On Saturday, September 10, Vision Center held a sociopolitical debate, on Zoom, entitled “The Role of Tribalism in Palestine: Necessity vs Rejection”.
This event came within a series of intellectual debates and seminars held by Vision Center for Political Development, aiming at raising the level of the awareness of and political debating on the Palestinian Issue.
The symposium was led by Dr. Ahmad Atawneh, Director of Vision Center, with the participation of representatives of two main Palestinian political trends: Dr. Daoud Al-Zeer who supports maintaining the status and the impact of the tribes, side by side with the role of modern laws; and Dr. Ammar al-Dweik who calls for replacing traditions and tribalism with modern civil laws and regulations.
The debaters discussed historical, social and political backgrounds of the issue of tribalism in Palestine and shed light on the association between tribalism, culture and Islamic Law as well as the Islamic culture. The talk also highlighted the extent to which the phenomenon of tribalism is associated with state development and prosperity as well as the prevailing ideology of the state of civility and law.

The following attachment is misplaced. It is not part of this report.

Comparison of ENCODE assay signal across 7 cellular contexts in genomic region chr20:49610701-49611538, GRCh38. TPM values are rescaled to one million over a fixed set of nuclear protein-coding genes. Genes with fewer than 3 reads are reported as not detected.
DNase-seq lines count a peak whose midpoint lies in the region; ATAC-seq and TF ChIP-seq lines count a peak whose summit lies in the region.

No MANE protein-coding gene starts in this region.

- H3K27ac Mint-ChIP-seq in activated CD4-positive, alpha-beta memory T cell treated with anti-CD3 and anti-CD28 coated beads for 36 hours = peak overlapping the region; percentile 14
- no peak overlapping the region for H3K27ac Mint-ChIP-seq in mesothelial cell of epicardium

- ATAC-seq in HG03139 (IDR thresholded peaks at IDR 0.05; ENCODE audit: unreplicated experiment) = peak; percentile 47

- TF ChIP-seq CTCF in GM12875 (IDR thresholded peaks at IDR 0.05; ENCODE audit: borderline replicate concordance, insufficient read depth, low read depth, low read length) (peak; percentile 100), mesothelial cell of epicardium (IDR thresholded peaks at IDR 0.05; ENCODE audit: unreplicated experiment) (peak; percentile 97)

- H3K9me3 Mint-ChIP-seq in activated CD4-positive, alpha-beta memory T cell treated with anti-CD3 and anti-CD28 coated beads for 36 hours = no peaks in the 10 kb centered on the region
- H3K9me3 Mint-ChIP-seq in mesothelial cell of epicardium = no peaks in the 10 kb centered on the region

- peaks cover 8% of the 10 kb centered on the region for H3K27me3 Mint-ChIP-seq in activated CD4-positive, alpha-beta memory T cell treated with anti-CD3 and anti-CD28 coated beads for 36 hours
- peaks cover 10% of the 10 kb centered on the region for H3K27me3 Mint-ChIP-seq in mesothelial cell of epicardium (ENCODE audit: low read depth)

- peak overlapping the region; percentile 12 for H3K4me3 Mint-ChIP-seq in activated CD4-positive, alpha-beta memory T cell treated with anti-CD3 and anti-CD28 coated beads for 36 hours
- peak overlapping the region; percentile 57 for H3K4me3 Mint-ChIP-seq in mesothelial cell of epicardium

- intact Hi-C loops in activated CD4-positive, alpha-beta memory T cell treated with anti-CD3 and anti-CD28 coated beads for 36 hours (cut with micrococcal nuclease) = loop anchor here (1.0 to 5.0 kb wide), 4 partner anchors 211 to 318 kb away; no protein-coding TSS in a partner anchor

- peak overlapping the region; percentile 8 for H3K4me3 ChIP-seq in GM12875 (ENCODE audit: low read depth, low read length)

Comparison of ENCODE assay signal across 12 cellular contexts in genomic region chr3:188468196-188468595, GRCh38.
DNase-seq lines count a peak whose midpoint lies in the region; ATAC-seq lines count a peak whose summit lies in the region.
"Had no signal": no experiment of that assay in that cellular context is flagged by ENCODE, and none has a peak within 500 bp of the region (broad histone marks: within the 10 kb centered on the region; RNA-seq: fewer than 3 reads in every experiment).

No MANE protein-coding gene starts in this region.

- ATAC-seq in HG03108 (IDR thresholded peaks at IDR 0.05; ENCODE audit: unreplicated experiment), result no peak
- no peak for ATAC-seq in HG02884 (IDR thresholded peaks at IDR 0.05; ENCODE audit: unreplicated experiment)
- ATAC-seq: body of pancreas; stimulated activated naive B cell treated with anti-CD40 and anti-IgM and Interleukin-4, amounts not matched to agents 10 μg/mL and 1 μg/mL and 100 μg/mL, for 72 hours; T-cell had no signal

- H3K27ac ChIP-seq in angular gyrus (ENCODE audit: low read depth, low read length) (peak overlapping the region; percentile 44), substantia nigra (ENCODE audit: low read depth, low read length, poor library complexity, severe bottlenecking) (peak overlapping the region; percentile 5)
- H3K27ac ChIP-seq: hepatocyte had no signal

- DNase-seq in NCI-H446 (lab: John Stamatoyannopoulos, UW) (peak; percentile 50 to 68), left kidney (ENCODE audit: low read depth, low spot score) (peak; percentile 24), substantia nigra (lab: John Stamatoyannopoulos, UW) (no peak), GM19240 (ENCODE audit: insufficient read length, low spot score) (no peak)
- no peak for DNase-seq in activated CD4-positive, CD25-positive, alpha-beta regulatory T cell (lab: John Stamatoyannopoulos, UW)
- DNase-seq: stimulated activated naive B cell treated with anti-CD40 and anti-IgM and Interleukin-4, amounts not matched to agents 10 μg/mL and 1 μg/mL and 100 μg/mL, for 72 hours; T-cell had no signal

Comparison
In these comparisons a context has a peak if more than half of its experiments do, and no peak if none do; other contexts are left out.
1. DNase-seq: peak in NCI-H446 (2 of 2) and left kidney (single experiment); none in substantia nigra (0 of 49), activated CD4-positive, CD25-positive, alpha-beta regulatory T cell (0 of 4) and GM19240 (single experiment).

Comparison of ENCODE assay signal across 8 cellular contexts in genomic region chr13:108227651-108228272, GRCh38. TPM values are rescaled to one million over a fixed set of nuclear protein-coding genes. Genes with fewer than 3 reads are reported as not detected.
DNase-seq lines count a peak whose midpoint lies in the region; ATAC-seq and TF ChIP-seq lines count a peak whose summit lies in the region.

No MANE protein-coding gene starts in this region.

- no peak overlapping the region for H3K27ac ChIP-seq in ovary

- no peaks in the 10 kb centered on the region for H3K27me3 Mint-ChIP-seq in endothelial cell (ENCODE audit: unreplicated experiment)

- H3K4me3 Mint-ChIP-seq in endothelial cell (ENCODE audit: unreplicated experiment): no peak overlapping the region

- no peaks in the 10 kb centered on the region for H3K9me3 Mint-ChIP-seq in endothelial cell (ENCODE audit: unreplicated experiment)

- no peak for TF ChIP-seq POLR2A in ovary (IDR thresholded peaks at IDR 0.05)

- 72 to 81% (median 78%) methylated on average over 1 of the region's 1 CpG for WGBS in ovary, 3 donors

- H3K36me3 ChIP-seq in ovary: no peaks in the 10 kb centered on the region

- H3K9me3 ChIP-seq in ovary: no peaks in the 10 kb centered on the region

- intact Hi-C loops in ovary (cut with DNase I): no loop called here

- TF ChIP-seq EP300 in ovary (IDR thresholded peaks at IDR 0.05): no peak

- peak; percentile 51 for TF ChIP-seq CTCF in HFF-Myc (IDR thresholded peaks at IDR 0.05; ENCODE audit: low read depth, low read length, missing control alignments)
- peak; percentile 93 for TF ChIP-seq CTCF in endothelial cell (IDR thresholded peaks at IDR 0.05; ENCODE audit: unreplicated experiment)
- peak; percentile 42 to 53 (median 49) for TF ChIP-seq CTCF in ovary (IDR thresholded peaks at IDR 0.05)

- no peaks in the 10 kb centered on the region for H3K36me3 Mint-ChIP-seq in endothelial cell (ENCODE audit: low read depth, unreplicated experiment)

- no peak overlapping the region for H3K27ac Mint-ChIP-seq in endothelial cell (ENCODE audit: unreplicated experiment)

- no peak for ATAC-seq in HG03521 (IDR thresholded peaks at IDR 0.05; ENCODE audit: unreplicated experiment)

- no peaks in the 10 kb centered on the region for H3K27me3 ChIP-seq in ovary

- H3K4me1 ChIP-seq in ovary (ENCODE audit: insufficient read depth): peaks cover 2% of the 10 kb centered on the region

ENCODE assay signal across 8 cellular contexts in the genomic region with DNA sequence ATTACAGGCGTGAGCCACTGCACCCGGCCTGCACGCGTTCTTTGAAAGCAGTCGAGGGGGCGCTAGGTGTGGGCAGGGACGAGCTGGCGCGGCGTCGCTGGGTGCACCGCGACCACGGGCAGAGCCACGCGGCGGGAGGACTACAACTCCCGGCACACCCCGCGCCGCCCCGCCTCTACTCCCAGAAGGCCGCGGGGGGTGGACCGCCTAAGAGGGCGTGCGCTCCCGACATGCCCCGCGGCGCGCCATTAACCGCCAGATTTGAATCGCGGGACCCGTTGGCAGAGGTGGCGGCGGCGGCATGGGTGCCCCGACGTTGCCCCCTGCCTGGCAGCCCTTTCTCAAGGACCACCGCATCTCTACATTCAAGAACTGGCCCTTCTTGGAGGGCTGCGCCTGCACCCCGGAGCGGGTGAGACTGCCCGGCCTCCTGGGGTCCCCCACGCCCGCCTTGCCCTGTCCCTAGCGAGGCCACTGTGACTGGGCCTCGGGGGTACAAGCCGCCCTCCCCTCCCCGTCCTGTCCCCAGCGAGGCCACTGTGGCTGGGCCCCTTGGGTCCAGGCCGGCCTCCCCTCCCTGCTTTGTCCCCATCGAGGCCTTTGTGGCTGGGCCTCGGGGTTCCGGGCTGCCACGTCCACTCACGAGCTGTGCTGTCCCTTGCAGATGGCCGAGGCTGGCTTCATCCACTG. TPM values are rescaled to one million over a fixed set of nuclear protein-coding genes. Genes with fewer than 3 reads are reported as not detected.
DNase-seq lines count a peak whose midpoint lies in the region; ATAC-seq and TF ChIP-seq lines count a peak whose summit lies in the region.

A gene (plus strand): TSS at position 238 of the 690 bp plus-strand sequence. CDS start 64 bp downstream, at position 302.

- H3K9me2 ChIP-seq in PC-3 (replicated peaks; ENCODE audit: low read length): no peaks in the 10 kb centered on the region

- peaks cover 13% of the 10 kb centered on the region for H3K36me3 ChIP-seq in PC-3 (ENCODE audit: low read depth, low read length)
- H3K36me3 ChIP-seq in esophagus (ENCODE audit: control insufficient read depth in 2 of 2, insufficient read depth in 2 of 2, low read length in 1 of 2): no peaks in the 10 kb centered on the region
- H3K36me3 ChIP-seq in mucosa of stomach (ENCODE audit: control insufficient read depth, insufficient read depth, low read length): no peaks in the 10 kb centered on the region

They also demonstrated the reflections of individual and group perspectives on identity, freedom, democracy, and refusal of dictatorship.
Other issues were brought to discussion; most prominently, the relationship between tribalism and social and civil security in light of the status quo of the authorities in charge.
Al-Zeer asserted that despite certain violations being witnessed, tribalism plays a key societal reforming role, especially in light of the fragility of the Palestinian Authority and its failure to take control of certain cases.
On the contrary, Al-Dueik opined that despite the reforming function of clans, tribalism has been accompanied by so many illegal practices, especially whenever tribal judicial laws supersede the official judicial system.
While mentioning so many examples, Dueik elaborated that tribalism could be used for the interests of some individuals and figures who do not care at all about civil security.
Among many critical issues that were raised by the audience who attended the symposium, were the relation between tribalism and law on one hand and the relation between tribalism and the Palestinian national situation, on the other hand.